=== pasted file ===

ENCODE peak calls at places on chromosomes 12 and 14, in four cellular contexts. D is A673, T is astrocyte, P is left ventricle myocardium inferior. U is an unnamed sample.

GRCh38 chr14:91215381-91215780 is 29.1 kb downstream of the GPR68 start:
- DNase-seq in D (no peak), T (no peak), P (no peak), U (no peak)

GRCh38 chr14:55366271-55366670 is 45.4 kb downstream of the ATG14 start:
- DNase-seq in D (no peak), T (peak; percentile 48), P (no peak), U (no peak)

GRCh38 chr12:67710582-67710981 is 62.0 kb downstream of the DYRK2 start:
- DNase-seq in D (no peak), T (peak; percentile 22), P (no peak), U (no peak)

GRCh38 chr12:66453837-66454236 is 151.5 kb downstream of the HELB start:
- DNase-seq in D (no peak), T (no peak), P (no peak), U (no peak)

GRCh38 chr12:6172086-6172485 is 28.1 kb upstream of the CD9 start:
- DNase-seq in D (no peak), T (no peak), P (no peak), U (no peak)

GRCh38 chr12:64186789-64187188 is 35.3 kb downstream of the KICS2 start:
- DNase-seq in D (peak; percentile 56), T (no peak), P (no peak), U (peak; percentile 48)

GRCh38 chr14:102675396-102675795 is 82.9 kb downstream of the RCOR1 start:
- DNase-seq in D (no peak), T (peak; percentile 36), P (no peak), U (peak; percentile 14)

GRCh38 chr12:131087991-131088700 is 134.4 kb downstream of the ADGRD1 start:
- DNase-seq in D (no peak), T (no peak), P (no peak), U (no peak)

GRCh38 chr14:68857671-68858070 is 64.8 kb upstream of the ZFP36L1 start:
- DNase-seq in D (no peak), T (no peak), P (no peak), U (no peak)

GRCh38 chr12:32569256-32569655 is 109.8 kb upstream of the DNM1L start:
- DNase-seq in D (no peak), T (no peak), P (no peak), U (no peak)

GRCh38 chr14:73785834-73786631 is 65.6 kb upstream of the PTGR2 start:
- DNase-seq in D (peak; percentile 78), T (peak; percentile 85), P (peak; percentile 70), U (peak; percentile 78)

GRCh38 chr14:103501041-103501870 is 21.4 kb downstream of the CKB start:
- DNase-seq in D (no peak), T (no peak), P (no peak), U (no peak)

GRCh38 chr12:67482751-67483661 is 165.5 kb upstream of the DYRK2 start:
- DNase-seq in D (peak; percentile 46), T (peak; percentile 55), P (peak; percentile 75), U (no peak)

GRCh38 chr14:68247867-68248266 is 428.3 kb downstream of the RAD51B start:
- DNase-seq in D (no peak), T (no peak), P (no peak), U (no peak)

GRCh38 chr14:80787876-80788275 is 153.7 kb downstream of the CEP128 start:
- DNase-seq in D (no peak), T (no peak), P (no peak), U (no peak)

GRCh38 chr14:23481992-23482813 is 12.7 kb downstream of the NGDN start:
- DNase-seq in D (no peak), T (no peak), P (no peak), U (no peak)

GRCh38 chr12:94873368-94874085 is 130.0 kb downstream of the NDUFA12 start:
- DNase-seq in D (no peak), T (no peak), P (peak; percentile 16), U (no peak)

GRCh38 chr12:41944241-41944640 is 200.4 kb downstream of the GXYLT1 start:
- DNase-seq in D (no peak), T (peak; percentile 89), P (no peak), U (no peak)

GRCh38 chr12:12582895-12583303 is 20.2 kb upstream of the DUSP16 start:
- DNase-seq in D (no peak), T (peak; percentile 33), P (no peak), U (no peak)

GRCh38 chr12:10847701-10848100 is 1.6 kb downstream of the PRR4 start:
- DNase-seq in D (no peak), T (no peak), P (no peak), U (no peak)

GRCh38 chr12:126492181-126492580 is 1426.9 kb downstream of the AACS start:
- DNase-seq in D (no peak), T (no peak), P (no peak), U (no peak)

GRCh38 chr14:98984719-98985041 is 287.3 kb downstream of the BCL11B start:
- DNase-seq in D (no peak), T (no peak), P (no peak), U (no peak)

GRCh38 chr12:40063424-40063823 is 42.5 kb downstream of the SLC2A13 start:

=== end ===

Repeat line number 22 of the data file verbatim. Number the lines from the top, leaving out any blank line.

GRCh38 chr14:73785834-73786631 is 65.6 kb upstream of the PTGR2 start: